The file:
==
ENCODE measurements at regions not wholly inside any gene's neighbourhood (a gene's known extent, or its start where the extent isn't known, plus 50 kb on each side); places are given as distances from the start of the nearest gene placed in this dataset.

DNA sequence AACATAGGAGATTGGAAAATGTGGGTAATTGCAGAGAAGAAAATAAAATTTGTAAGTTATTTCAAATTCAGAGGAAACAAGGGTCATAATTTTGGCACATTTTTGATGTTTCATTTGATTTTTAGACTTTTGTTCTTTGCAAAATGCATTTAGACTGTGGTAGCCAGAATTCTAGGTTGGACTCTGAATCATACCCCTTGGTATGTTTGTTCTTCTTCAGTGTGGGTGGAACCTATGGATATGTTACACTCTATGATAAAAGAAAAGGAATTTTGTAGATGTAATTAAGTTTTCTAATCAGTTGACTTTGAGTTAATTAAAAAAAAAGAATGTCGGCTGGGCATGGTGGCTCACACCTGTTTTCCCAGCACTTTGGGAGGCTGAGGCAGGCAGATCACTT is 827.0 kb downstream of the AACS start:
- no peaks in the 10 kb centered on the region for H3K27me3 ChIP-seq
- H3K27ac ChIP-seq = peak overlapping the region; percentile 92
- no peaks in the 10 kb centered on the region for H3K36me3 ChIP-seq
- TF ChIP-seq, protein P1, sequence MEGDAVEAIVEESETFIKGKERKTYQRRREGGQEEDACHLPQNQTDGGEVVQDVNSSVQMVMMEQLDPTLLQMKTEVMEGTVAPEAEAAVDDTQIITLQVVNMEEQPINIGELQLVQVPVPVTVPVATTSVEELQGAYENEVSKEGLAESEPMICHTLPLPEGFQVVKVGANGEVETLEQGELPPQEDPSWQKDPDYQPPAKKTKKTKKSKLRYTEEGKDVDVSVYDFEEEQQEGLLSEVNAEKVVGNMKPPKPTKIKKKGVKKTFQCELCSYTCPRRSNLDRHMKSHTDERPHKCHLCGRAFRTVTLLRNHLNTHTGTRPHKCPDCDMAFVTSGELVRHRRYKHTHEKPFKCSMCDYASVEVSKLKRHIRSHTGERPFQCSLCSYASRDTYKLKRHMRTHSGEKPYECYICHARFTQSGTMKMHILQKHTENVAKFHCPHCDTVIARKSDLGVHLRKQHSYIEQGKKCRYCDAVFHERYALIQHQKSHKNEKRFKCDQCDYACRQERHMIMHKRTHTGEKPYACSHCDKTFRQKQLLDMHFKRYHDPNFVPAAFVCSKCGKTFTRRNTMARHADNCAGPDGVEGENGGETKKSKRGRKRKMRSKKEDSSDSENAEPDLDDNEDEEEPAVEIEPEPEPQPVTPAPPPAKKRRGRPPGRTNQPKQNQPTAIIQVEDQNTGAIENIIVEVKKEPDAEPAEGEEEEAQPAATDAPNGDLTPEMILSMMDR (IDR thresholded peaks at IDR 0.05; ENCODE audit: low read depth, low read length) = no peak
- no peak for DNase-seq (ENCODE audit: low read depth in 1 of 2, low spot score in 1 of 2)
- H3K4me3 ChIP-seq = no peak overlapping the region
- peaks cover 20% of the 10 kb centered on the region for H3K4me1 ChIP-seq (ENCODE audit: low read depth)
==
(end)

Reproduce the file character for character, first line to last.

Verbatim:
ENCODE measurements at regions not wholly inside any gene's neighbourhood (a gene's known extent, or its start where the extent isn't known, plus 50 kb on each side); places are given as distances from the start of the nearest gene placed in this dataset.

DNA sequence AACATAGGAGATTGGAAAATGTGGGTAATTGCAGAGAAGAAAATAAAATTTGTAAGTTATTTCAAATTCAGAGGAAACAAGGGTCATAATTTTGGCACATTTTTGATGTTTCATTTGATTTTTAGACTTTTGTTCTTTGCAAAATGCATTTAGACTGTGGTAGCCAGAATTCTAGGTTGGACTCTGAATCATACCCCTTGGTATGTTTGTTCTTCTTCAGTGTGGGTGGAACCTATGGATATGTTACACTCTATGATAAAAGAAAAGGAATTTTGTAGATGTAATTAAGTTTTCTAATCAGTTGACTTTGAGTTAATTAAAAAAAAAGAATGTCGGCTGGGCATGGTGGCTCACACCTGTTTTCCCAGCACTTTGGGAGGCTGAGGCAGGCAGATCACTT is 827.0 kb downstream of the AACS start:
- no peaks in the 10 kb centered on the region for H3K27me3 ChIP-seq
- H3K27ac ChIP-seq = peak overlapping the region; percentile 92
- no peaks in the 10 kb centered on the region for H3K36me3 ChIP-seq
- TF ChIP-seq, protein P1, sequence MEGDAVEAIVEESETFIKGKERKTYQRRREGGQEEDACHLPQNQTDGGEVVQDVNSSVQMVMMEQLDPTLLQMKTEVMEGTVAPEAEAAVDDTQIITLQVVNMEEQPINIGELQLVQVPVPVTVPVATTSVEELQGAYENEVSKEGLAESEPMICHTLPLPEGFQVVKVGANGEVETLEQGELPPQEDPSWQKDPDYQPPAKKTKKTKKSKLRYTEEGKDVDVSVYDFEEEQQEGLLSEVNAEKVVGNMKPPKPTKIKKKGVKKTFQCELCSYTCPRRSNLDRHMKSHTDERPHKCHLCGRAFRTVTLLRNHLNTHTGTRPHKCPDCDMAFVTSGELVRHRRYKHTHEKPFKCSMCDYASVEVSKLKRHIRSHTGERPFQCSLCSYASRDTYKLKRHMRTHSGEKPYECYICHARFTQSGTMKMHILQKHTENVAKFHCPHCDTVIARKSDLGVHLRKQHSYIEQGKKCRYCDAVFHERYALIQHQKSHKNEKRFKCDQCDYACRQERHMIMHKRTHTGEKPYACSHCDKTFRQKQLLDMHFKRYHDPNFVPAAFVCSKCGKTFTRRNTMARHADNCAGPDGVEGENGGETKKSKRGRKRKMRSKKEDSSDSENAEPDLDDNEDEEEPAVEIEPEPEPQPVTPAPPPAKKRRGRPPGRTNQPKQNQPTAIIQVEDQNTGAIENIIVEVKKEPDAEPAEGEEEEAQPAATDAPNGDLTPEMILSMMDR (IDR thresholded peaks at IDR 0.05; ENCODE audit: low read depth, low read length) = no peak
- no peak for DNase-seq (ENCODE audit: low read depth in 1 of 2, low spot score in 1 of 2)
- H3K4me3 ChIP-seq = no peak overlapping the region
- peaks cover 20% of the 10 kb centered on the region for H3K4me1 ChIP-seq (ENCODE audit: low read depth)